• Offer a service tailored to customer needs

    Community banking is also referred to as “relationship banking”, but banks can maintain personal relationships with customers while adopting new technologies. They can continue to incorporate new innovations and approaches to reduce costs and manual intervention, while capitalising on their strengths in customer service.

  • Adopt new revenue models.

    Banks should not hesitate to consider new offers that would drive their revenue models. For example, a subscription banking model could offer customers premium services, including a safe deposit box, consultation with a financial planner or a free checking account.

  • Ensure customer convenience

    Mobile apps and service providers offer a number of personal and business finance services. Consolidating financial accounts into a single app would make banking easier for customers and provide useful insights and opportunities.

  • Financial unbundling

    Pursuing strategic partnerships and adopting the right blend of technology and human support would make decision making faster and easier. Third-party providers could offer highly specialised, value-adding and cost-effective solutions to core banking processes. Customers would also gain access to the rapidly growing number of financial service providers with innovative models that offer products in a different way, at a lower cost and with fewer preconditions.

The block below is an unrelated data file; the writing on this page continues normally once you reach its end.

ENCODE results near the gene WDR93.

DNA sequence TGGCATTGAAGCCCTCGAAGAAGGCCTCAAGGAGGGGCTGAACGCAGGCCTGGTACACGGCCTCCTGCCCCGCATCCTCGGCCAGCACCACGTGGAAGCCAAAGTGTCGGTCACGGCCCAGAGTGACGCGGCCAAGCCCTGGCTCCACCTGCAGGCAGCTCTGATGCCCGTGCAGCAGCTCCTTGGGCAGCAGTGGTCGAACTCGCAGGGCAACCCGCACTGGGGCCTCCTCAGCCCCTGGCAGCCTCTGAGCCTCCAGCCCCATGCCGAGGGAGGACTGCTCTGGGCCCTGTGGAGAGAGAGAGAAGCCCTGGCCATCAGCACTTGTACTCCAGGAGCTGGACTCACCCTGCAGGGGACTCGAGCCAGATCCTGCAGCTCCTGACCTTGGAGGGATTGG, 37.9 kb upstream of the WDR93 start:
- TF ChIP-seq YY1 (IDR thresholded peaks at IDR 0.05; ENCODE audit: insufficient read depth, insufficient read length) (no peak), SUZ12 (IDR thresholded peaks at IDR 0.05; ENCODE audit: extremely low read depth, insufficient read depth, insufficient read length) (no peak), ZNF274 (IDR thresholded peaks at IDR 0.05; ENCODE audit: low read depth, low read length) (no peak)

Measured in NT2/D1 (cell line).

CBOs will remain integral to rural communities as banking and financial service providers. Community banks have provided substantial amounts of credit to agricultural and commercial borrowers in times of economic uncertainty and are, therefore, expected to continue to play a vital role in their local communities and the broader economy as they capitalise on opportunities to grow.